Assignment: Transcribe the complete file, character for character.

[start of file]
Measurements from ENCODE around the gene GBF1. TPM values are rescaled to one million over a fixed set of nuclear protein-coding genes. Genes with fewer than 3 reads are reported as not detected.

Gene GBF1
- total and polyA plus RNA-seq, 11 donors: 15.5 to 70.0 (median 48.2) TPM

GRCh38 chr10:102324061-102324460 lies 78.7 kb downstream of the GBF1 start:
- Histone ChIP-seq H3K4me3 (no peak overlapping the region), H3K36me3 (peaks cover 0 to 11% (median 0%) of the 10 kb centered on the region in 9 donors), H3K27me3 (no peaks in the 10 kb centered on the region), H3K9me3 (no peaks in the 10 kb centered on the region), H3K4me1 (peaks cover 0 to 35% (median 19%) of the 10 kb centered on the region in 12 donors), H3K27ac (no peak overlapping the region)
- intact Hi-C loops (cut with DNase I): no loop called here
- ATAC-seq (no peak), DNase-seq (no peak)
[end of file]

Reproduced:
Measurements from ENCODE around the gene GBF1. TPM values are rescaled to one million over a fixed set of nuclear protein-coding genes. Genes with fewer than 3 reads are reported as not detected.

Gene GBF1
- total and polyA plus RNA-seq, 11 donors: 15.5 to 70.0 (median 48.2) TPM

GRCh38 chr10:102324061-102324460 lies 78.7 kb downstream of the GBF1 start:
- Histone ChIP-seq H3K4me3 (no peak overlapping the region), H3K36me3 (peaks cover 0 to 11% (median 0%) of the 10 kb centered on the region in 9 donors), H3K27me3 (no peaks in the 10 kb centered on the region), H3K9me3 (no peaks in the 10 kb centered on the region), H3K4me1 (peaks cover 0 to 35% (median 19%) of the 10 kb centered on the region in 12 donors), H3K27ac (no peak overlapping the region)
- intact Hi-C loops (cut with DNase I): no loop called here
- ATAC-seq (no peak), DNase-seq (no peak)